Maggie MacKay is a busy young girl who loves to do school work, play with her friends, attend Girl Guides meetings, ride her bike, surf the web, dance, and play with her pet cat Sarie – a full itinerary for a girl of just 13.
Within the myriad of activities in her life, Maggie’s Tyze network has become a reliable center of meaning, communication, and contribution for her family and friends. For Maggie and her parents, her network is like a second home – a place that allows for simple and convenient sharing and support, and a place that allows Maggie to express herself. Her network also makes it easy for her relatives in Prince George, Penticton and Toronto, and her sister Elizabeth in California, to stay in touch even though they live far away.
Two years ago Maggie’s Dad, Bruce MacKay, created a Tyze network for his daughter and it has been going strong ever since. Using Tyze, Maggie is able to share the things she loves with the people she loves. Even Elizabeth – who is always on the move – is able to check in on her little sister through the Tyze network, and share some of her own exciting experiences – with Maggie hanging off of every word her big sister types. Bruce says, “posting meaningful stories at your convenience is a nice thing.”
Tyze also connects Maggie’s tech savvy school friends, who love using Tyze and have no problem jumping in and participating. “Maggie’s friends are very active on her network,” says Bruce. “Having this peer group knit into her network is very important to Maggie, and it allows her friends to be more aware about activities. With Tyze you don’t have to phone every one of her friends or track them down at school to invite them out for an event, it’s as easy as a mouse click.”
One of the most dynamic ways Tyze has contributed to Maggie’s life, according to Bruce, is the role Tyze has played in Maggie’s communication. Maggie does not always share what she has to say in an open or assertive way. With Tyze, Bruce is able to give form to Maggie’s voice, typing her thoughts as she mentions them to him.
Bruce finds that the Stories and Photos feature is definitely the hub of their network and a feature that has been invaluable in increasing Maggie’s initiative. “Sometimes I ask her to come sit with me and post some stuff, but other times she logs in on her own and will be reading over our archive of stories,” says Bruce. “Not only does this provide a record of past activities for Maggie, allowing her to revisit memories, but it also helps her to track her progress and develop her language skills.”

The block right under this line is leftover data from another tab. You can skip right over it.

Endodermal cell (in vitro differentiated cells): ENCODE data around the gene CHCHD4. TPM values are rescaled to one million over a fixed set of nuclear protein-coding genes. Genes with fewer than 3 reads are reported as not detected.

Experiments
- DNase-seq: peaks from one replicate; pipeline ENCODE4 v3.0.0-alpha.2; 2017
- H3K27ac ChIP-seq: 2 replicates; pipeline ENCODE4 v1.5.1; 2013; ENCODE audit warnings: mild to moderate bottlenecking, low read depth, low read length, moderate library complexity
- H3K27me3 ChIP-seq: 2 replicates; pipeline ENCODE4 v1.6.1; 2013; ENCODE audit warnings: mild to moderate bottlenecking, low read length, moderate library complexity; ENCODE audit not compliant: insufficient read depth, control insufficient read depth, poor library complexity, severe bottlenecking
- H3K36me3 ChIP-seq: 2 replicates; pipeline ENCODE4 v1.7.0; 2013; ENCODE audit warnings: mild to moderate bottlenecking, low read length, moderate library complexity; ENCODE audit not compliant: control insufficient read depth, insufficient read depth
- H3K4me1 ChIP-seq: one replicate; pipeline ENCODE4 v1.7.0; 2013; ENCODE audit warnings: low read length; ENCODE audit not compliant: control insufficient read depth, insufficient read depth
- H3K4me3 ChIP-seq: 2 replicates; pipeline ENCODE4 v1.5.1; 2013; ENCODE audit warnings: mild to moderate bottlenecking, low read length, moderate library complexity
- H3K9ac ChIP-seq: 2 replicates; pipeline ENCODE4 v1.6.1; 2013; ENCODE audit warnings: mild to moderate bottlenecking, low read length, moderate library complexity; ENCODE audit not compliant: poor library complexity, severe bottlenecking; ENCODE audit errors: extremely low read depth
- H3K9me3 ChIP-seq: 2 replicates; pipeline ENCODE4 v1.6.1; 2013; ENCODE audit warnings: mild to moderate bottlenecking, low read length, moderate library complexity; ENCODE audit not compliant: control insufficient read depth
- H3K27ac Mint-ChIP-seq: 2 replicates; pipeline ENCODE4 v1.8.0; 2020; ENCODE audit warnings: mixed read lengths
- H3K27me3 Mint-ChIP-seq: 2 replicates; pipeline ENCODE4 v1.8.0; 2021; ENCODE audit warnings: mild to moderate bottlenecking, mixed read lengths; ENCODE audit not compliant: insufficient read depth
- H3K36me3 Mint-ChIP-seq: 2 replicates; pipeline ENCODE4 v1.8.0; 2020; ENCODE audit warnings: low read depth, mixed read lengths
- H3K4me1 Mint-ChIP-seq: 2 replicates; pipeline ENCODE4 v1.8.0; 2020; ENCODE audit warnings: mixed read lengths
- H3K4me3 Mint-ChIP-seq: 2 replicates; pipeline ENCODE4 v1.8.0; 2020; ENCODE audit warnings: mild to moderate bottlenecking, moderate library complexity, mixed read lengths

Bruce is also a Facebook user. Though he finds the public realm of Facebook useful for very specific, external purposes, he doesn’t feel that it’s suitable as a private, family-networking tool. When Bruce considers the question of letting Maggie have a Facebook profile, he realizes he would have to wade through extensive privacy settings and learn how to secure its naturally public elements. Comparing Facebook to Tyze would be like comparing a crowded urban café to a familiar room at home.
“I think I’d be more likely to encourage Maggie to use Tyze for online networking because I know it is secure and limited to the invited circle of contacts. There are no special settings I’d have to adjust to make sure Maggie wasn’t visited by anyone who wasn’t invited or that information about her was more widely distributed than we wished.” Bruce knows that Tyze is a safe place for Maggie because only the core group of family and friends resides in the network.
Bruce ardently states his vision of the possibilities for Maggie’s Tyze network in the future. “The potential for Maggie to use Tyze later on in life is one of the reasons that we got on board when Maggie was still really young,” says Bruce. “As she gets older Tyze will continue to grow with her and there will be more opportunities to use it in other ways.”
When Maggie is old enough to move out on her own, Tyze will be a familiar way for her to keep in touch with her mom and dad, friends and family, bringing it all back to the home that is her Tyze network.
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